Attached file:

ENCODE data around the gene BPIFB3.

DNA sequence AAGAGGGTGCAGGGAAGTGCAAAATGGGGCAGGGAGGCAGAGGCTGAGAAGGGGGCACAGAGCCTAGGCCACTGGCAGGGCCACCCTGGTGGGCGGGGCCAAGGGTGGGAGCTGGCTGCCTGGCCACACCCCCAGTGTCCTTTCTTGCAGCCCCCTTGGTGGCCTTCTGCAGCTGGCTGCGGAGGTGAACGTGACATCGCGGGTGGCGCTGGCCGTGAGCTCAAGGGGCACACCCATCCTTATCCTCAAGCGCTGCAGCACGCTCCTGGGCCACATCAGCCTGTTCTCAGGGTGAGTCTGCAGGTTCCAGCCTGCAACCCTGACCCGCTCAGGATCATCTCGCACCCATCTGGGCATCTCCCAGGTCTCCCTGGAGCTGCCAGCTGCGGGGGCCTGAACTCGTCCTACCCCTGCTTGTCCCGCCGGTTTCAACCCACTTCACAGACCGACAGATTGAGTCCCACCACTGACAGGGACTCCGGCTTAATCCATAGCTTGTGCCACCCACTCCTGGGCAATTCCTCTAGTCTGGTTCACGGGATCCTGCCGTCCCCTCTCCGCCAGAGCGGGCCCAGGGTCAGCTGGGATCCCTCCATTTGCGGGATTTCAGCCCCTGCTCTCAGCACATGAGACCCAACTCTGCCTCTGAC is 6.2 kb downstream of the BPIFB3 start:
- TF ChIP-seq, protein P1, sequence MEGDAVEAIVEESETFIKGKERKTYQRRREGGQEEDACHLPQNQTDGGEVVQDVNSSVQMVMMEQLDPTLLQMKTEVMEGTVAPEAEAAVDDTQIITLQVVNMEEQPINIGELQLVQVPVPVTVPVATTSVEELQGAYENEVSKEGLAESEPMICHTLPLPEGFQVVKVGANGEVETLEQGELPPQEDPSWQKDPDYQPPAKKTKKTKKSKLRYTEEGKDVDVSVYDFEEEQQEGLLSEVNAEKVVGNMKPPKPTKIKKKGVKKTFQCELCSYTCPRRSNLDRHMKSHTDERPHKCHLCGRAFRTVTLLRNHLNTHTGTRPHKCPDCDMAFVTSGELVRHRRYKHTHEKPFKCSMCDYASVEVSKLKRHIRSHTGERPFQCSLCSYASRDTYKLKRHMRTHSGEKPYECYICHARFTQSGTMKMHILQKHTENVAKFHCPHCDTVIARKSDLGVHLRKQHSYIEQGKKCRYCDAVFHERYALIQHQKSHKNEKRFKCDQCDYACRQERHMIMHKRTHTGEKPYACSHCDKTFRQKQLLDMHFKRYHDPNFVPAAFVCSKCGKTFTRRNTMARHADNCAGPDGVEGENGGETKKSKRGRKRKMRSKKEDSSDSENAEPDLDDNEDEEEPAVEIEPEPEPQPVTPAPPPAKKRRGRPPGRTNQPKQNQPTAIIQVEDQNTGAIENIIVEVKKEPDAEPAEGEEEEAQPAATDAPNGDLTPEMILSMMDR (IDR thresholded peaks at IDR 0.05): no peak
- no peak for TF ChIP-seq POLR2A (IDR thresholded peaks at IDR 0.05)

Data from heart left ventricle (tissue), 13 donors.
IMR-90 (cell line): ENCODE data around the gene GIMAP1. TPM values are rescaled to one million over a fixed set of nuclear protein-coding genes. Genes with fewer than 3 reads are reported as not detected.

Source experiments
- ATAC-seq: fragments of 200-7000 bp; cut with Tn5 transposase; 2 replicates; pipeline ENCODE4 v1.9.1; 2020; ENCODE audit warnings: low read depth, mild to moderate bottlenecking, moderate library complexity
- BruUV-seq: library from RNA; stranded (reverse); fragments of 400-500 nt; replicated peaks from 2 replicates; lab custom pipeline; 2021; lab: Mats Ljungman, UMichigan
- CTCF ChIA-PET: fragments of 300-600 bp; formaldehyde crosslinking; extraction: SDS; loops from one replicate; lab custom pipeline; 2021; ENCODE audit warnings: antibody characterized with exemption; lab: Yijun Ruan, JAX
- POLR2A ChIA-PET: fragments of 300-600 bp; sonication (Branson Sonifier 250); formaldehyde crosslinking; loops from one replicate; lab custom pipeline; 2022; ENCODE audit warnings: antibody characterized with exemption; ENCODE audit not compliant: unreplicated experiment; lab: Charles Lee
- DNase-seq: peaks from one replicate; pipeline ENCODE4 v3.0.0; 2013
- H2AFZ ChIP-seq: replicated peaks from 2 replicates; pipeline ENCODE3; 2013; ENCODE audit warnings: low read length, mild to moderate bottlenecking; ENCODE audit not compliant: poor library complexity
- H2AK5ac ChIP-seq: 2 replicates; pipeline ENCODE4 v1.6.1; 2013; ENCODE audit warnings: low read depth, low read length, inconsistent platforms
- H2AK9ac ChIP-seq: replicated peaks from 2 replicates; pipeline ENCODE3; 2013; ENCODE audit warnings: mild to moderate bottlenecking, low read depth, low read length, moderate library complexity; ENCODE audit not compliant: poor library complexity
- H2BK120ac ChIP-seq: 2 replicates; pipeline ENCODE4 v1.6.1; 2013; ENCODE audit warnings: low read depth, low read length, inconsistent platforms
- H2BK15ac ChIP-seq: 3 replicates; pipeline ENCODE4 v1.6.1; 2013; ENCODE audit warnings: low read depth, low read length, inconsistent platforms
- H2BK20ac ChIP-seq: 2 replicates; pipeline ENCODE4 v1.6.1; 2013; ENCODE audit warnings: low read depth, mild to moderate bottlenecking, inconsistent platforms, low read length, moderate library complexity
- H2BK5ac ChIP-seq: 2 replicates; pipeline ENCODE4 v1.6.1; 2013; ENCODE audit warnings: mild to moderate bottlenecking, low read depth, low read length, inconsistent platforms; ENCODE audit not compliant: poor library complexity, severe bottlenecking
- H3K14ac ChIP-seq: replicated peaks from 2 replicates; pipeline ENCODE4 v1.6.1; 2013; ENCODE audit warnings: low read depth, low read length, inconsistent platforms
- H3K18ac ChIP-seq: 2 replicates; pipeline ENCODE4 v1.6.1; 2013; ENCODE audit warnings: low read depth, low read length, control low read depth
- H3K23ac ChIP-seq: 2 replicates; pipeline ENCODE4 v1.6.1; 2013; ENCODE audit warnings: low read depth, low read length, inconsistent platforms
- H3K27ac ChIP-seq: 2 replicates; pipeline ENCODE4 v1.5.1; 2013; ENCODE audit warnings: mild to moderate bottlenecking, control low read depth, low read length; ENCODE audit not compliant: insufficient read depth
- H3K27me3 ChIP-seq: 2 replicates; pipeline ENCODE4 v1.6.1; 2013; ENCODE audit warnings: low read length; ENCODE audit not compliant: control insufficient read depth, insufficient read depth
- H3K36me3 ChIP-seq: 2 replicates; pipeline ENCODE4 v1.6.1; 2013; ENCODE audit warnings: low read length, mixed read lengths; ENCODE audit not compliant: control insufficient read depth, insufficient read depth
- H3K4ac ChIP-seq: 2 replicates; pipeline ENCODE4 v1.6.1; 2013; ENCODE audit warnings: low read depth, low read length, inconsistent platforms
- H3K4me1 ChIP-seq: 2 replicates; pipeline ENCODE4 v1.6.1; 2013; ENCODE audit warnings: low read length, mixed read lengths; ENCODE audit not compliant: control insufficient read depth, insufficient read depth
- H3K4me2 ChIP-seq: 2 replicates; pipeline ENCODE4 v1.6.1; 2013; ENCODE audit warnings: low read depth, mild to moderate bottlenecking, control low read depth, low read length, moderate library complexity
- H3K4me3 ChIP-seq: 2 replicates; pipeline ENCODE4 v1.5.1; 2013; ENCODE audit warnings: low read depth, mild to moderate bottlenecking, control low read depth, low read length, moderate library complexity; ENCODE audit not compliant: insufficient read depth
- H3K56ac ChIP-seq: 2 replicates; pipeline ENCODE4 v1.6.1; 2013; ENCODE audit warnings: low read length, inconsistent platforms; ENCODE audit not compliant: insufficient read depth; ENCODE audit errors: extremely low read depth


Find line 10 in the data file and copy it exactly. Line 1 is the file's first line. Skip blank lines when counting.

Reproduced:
- CTCF ChIA-PET: fragments of 300-600 bp; formaldehyde crosslinking; extraction: SDS; loops from one replicate; lab custom pipeline; 2021; ENCODE audit warnings: antibody characterized with exemption; lab: Yijun Ruan, JAX